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British Airways flight from Japan to London forced to divert to Alaska as business class passenger’s phone caught fire after getting crushed in reclining seat


  • The Boeing 787 with over 200 passengers on board was three hours into its flight
  •  Aircraft safety regulators are calling for new designs for seats

A London-bound British Airways flight from Japan was forced to divert to Alaska after a business class passenger’s phone caught fire after getting crushed in their reclining seat.

Cabin crew reported smoke in the Club World cabin from the smouldering phone and the captain of the packed passenger jet decided to divert the flight.

The Boeing 787 with over 200 passengers on board had taken off from Tokyo and was three hours into its flight to a stop in Toronto, Canada when the incident took place.

Despite crew making a pre-take off announcement that passengers should not attempt to retrieve any dropped phone in the reclining seats the warning was ignored.

When the seat was moved forward by the passenger it crushed the phone’s lithium battery causing it to overheat and catch fire.

Crew reported smoke in the Club World cabin (pictured) from the smouldering phone and the captain of the packed passenger jet decided to divert the flight to Alaska

Crew reported smoke in the Club World cabin (pictured) from the smouldering phone and the captain of the packed passenger jet decided to divert the flight to Alaska

The Boeing 787 with over 200 passengers on board had taken off from Tokyo and was three hours into its flight. Pictured: Stock image of Club World cabin

The Boeing 787 with over 200 passengers on board had taken off from Tokyo and was three hours into its flight. Pictured: Stock image of Club World cabin

Cabin crew dealt with the situation and vented the business class section.

But as they were unable to retrieve the phone as a precaution the Captain of the flight on October 1 issued a Pan Pan call to air traffic controllers and requested permission to divert.

A Pan Pan call in aviation speak is an emergency but not life-threatening situation and stands for ‘Possible Assistance Needed’.

The flight landed safely in Anchorage, Alaska, two hours later before continuing its journey to Toronto in Canada.It finally landed in London 30 hours late.

A report by the Canadian Transportation Safety Board said the aircraft experienced smoke in the cabin due to a portable device being stuck down the side of a passenger seat.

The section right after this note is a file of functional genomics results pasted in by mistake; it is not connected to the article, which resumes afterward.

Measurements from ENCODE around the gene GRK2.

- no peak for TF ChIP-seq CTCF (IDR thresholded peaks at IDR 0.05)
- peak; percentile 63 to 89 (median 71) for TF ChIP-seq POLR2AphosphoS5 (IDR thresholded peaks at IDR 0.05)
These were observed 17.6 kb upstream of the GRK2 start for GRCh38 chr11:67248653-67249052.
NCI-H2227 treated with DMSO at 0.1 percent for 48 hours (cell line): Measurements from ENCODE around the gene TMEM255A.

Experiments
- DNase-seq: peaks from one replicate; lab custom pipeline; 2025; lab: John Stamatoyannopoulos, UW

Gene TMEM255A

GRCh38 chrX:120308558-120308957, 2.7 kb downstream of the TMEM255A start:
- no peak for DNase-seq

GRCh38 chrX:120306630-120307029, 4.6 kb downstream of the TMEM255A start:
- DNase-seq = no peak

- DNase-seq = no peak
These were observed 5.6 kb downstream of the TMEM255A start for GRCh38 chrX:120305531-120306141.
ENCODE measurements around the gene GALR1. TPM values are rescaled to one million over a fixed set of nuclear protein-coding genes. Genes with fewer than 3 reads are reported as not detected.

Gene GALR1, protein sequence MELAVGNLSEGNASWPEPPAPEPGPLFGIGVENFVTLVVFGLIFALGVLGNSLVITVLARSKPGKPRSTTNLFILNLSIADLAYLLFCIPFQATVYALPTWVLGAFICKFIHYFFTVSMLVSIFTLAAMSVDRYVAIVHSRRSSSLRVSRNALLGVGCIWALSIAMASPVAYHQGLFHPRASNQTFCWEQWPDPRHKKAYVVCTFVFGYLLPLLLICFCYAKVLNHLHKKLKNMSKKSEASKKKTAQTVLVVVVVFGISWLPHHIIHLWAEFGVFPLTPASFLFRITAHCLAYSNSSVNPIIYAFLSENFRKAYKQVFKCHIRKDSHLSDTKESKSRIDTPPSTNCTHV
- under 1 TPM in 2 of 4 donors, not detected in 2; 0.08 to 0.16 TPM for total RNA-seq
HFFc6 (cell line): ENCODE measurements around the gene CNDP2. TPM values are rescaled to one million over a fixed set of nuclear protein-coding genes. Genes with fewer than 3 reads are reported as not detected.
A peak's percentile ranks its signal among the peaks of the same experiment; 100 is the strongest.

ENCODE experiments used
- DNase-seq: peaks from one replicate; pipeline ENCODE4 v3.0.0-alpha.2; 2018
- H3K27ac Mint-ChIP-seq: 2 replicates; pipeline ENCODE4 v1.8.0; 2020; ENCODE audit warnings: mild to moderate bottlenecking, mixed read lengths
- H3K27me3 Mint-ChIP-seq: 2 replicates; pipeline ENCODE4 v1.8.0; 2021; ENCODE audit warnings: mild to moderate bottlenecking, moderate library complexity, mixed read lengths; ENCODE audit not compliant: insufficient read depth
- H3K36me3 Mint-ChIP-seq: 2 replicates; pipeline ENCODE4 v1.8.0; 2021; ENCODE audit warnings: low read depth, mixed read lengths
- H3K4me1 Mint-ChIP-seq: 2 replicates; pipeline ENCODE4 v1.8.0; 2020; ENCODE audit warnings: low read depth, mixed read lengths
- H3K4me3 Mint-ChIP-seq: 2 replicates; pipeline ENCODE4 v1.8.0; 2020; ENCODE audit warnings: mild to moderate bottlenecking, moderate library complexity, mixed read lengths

A British Airways spokesman confirmed that the flight diverted to Alaska before continuing its scheduled journey to Canada and on to London’s Heathrow Airport. The spokesman added that crew dealt with the incident and passengers were not at risk.

It is not the first time a BA flight has been forced to divert due to a mobile phone catching fire.

The Boeing 787 with over 200 passengers on board had taken off from Tokyo and was three hours into its flight. Pictured: Stock image of Club World cabin

The Boeing 787 with over 200 passengers on board had taken off from Tokyo and was three hours into its flight. Pictured: Stock image of Club World cabin

After the incident aircraft safety regulators called for new designs for seats - or for improved practices to reduce the risk of phone fires. Pictured: Stock image of Club World cabin

After the incident aircraft safety regulators called for new designs for seats – or for improved practices to reduce the risk of phone fires. Pictured: Stock image of Club World cabin

This is not the first time a BA flight has been forced to divert due to a mobile phone catching fire. Pictured: Stock image of Club World cabin

This is not the first time a BA flight has been forced to divert due to a mobile phone catching fire. Pictured: Stock image of Club World cabin

Two years ago cabin crew on a flight to Miami, Florida, had to extinguish a fire caused by a charging mobile phone that had fallen down the side of a business class seat.

The Boeing 787 with over 200 passengers on board had taken off from Tokyo and was three hours into its flight.

An Air Investigation Report found that the female passenger had moved her seat upright from its flat-bed position without realising her red iPhone had slipped down the side while being charged.

After the incident aircraft safety regulators called for new designs for seats – or for improved practices to reduce the risk of phone fires following the report.



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